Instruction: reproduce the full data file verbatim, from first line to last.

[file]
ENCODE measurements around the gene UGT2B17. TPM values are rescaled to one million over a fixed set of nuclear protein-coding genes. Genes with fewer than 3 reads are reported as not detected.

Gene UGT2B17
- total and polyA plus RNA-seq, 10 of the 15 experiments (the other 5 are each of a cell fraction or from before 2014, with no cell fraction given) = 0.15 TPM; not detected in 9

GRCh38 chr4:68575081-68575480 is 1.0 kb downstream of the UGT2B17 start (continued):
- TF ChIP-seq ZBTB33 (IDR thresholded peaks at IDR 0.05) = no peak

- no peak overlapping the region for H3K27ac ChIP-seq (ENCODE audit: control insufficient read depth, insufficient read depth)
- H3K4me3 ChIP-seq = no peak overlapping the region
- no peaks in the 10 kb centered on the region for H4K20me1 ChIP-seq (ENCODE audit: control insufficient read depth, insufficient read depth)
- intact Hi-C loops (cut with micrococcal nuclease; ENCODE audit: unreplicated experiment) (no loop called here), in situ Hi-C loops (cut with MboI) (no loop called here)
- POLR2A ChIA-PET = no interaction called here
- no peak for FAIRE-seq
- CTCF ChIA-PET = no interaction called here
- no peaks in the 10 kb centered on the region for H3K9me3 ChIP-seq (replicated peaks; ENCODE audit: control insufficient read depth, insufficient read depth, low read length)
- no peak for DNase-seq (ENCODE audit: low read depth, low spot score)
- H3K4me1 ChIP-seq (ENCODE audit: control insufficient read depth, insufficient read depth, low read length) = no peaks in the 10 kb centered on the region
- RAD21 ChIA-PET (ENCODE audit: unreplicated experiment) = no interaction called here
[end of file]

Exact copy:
ENCODE measurements around the gene UGT2B17. TPM values are rescaled to one million over a fixed set of nuclear protein-coding genes. Genes with fewer than 3 reads are reported as not detected.

Gene UGT2B17
- total and polyA plus RNA-seq, 10 of the 15 experiments (the other 5 are each of a cell fraction or from before 2014, with no cell fraction given) = 0.15 TPM; not detected in 9

GRCh38 chr4:68575081-68575480 is 1.0 kb downstream of the UGT2B17 start (continued):
- TF ChIP-seq ZBTB33 (IDR thresholded peaks at IDR 0.05) = no peak

- no peak overlapping the region for H3K27ac ChIP-seq (ENCODE audit: control insufficient read depth, insufficient read depth)
- H3K4me3 ChIP-seq = no peak overlapping the region
- no peaks in the 10 kb centered on the region for H4K20me1 ChIP-seq (ENCODE audit: control insufficient read depth, insufficient read depth)
- intact Hi-C loops (cut with micrococcal nuclease; ENCODE audit: unreplicated experiment) (no loop called here), in situ Hi-C loops (cut with MboI) (no loop called here)
- POLR2A ChIA-PET = no interaction called here
- no peak for FAIRE-seq
- CTCF ChIA-PET = no interaction called here
- no peaks in the 10 kb centered on the region for H3K9me3 ChIP-seq (replicated peaks; ENCODE audit: control insufficient read depth, insufficient read depth, low read length)
- no peak for DNase-seq (ENCODE audit: low read depth, low spot score)
- H3K4me1 ChIP-seq (ENCODE audit: control insufficient read depth, insufficient read depth, low read length) = no peaks in the 10 kb centered on the region
- RAD21 ChIA-PET (ENCODE audit: unreplicated experiment) = no interaction called here